(vii) While ensuring and protecting the rights of the accused and the complainant, a preliminary inquiry should be made time bound and in any case it should not exceed 7 days. The fact of such delay and the causes of it must be reflected in the General Diary entry.

(viii) Since the General Diary/Station Diary/Daily Diary is the record of all information received in a police station, we direct that all information relating to cognizable offences, whether resulting in registration of FIR or leading to an inquiry, must be mandatorily and meticulously reflected in the said Diary and the decision to conduct a preliminary inquiry must also be reflected, as mentioned above.

UPHJS2018-II Edit

88. A statement under Section 164 of the Code of Criminal Procedure may be recorded by :
(a) An Executive Magistrate
(b) A Police Officer
(c) A Judicial Magistrate or a Metropolitan Magistrate
(d) All the officers named above

Answer

Please Login / Register to view

UPHJS2018-I Edit

75. Statements of witnesses recorded under section 164 of Cr.P.C. are :
(a) substantive evidence
(b) corroborative evidence
(c) both substantive and corroborative evidence
(d) neither substantive nor corroborative evidence

Answer

Please Login / Register to view

UPHJS2012 Edit

62. A Magistrate may not remand the accused to police custody for-
(A) more than 24 hours
(B) more than 7 days
(C) more than 14 days
(D) more than 15 days

Answer

Please Login / Register to view

UPHJS2012 Edit

70. A non confessional statement recorded under Section 164 of Cr.RC..
(A) is a substantive piece of evidence
(B) is not a substantive piece of evidence
(C) may or may not be substantive evidence depending upon the facts and cicumstances
(D) None of the above.

Answer

Please Login / Register to view

UPHJS2012 Edit

71. A joint statement of several witnesses recorded during investigation-
(A) will render these persons as incompetent witnesses
(B) will render their statement as inadmissible
(C) will neither render these persons as incompetent witnesses nor their evidence as inadmissible
(D) will render these persons as incompetent witnesses as well as their evidence as inadmissible.

Answer

Please Login / Register to view

UPHJS2009 Edit

93. Statement under Section 161 of Cr.P.C. can be used to-
(A) corroborate the statement in court
(B) corroborate and contradict statement in court
(C) contradict the statement in court
(D) can not be utilized for any purpose

Answer

Please Login / Register to view

UPHJS 2020 Edit

2. An accused in custody for murder is not entitled to what is termed as default bail/compulsive bail under the provision to section 167(2) Cr .P.C. when-

(A) Period of 90 days is expired in custody, no charges sheet has been filed against him, and he has applied for bail orally before the Court.

(B) A charge sheet has been filed against the accused after expiry of 90 days of custody after filling of bail application by the accused.

(C) A charge sheet has been filled after 90 days of custody of the accused but before the accused applies orally or in writing for enlargement on bail.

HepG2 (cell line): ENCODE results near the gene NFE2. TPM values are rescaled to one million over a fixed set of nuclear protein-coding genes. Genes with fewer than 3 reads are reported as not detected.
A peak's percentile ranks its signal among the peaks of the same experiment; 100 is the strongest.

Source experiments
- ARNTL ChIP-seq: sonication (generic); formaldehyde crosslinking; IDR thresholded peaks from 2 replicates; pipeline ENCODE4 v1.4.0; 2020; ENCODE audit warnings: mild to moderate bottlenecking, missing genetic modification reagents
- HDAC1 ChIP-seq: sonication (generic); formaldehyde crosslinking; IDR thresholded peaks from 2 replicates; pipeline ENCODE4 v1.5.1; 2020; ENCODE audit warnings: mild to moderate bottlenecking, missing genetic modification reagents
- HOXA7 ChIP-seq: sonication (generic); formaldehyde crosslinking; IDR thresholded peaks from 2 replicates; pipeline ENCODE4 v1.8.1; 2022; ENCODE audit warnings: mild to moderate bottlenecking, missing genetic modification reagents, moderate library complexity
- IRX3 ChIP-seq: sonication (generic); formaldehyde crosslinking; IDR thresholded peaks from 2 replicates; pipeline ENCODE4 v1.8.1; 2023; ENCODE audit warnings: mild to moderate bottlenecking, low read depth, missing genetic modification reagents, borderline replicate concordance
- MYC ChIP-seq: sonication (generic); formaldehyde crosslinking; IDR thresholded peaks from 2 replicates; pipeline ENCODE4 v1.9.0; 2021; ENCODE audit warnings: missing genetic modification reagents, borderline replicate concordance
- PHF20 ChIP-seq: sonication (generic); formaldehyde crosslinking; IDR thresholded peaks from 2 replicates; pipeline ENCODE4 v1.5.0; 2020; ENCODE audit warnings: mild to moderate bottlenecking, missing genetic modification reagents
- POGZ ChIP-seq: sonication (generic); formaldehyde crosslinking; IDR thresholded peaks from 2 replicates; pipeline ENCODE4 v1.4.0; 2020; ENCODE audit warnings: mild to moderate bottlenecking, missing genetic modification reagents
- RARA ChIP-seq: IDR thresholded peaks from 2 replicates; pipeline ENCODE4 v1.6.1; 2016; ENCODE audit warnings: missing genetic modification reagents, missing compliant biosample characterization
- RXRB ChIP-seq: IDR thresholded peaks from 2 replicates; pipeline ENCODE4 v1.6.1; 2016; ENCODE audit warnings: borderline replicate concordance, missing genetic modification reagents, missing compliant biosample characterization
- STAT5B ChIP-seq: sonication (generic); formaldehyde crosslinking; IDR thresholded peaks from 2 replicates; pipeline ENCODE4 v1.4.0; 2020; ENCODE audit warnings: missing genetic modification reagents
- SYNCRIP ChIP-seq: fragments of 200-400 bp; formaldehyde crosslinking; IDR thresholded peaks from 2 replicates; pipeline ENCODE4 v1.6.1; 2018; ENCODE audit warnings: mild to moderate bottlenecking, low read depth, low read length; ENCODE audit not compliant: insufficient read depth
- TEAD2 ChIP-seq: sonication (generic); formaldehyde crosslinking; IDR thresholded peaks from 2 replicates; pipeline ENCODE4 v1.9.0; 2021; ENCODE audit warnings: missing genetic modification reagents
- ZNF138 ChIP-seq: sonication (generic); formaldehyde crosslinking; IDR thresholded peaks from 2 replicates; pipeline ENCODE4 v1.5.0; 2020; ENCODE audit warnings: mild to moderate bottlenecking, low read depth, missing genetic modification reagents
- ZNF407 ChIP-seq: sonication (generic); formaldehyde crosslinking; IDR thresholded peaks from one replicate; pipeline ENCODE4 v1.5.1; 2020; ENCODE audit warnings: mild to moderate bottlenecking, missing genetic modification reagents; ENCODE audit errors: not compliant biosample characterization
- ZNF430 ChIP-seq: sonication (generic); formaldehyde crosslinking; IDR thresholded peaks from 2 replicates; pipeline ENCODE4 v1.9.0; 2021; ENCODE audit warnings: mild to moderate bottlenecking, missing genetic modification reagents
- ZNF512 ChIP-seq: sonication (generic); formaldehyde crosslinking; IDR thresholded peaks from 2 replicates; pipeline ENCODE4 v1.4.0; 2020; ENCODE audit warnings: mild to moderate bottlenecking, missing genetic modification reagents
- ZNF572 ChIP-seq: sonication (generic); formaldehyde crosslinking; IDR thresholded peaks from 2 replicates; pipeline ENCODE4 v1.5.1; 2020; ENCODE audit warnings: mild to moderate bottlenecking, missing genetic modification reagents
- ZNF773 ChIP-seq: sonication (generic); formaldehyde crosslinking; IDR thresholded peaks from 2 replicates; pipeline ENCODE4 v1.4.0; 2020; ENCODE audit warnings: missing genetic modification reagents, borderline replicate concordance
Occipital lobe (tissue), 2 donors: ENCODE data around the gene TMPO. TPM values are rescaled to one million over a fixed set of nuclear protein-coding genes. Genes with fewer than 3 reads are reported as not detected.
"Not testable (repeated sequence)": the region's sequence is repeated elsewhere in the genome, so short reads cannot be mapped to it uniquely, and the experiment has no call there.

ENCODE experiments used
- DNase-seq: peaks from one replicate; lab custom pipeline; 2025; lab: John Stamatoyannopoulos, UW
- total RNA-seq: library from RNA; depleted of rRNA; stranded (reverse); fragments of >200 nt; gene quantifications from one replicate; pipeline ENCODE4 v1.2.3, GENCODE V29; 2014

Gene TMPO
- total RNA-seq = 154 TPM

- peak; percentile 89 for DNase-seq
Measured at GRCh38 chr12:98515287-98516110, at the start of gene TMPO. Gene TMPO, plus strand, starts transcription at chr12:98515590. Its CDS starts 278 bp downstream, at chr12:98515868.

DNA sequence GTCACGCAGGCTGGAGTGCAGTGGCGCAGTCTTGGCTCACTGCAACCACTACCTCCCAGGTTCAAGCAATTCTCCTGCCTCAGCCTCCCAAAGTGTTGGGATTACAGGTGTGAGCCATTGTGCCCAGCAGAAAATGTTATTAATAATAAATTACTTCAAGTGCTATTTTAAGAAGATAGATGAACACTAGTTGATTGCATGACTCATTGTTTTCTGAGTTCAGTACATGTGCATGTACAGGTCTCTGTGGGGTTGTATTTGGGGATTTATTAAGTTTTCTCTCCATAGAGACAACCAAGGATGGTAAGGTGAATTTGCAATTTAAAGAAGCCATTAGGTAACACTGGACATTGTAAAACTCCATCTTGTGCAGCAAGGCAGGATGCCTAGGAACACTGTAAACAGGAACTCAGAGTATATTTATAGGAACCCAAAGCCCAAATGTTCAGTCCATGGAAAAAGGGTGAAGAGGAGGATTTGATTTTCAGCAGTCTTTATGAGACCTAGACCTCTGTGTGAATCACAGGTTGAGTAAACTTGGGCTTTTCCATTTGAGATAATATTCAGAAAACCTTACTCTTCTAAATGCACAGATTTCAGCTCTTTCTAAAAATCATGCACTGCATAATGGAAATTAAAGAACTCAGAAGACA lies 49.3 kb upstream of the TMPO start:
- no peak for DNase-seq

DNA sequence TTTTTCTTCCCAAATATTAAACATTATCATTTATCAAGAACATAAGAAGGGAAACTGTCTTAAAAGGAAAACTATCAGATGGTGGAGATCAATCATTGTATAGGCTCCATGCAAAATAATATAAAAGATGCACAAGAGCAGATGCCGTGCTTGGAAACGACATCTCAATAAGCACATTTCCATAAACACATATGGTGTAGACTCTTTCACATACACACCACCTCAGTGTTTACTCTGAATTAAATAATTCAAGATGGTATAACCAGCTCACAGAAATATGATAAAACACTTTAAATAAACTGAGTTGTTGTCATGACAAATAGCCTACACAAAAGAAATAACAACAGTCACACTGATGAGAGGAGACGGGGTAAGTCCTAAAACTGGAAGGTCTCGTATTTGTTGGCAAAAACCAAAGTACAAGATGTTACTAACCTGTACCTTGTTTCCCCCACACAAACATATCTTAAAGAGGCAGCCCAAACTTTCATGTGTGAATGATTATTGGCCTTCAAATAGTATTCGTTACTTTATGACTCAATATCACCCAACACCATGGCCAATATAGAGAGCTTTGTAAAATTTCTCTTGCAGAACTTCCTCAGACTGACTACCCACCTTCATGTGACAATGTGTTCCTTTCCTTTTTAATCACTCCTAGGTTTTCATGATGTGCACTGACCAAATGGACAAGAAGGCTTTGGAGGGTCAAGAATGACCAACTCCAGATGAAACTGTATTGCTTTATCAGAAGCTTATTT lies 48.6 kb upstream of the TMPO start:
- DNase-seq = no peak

(D) A request for extension of time for investigation has been made before disposal of application of the accused in custody for enlargement on bail.

Answer

Please Login / Register to view

UPHJS2018-III Edit

14 (d) Report of police officer on completion of Investigation. [10]

Answer

Please Login / Register to view

Upload your answer
UPHJS2018-II Edit

7 (b) Police Officer’s power to investigate cognizable case [5]

Answer

Please Login / Register to view

Upload your answer
UPHJS2016 Edit


5(a). Can a Magistrate stop investigation? If so, under which provision of Cr. P.C. Explain. 10

Answer

Please Login / Register to view

Upload your answer
UPHJS2014 Edit


9. What is the legal status and its impact in a criminal trial of a statement recorded under Section 164, Cr. P.C. and how can it be utilized against the accused? 10


Answer

Please Login / Register to view

Upload your answer
UPHJS2012 Edit


4. (a) Can a police officer refuse to register a first information report on the ground that the said police station does not have territorial jurisdiction over the place of crime ? Answer referring to relevant provisions of Code of Criminal Procedure. 10


Answer

Please Login / Register to view

Upload your answer
UPHJS2009 Edit


5. (a) What is the power of the Magistrate in regard to the police report furnished under Section 173 of Cr. P.C.? Is the Magistrate competent to disagree with the report? Illustrate with case-laws. 10

Answer

Please Login / Register to view

Upload your answer

---CHAPTER XIII JURISDICTION OF THE CRIMINAL COURTS IN INQUIRIES AND TRIALS

UPHJS2012 Edit

59. An offence of theft can be tried by a court under whose jurisdiction-
(A) the theft has been committed
(B) the stolen property is found in possession of thief
(C) the stolen property is kept by the accused knowing it to be stolen
(D) Any of the above.

Answer

Please Login / Register to view

UPHJS2009 Edit

92. Ordinarily place of trial is-
(A) where the offence has been committed
(B) where the victim resides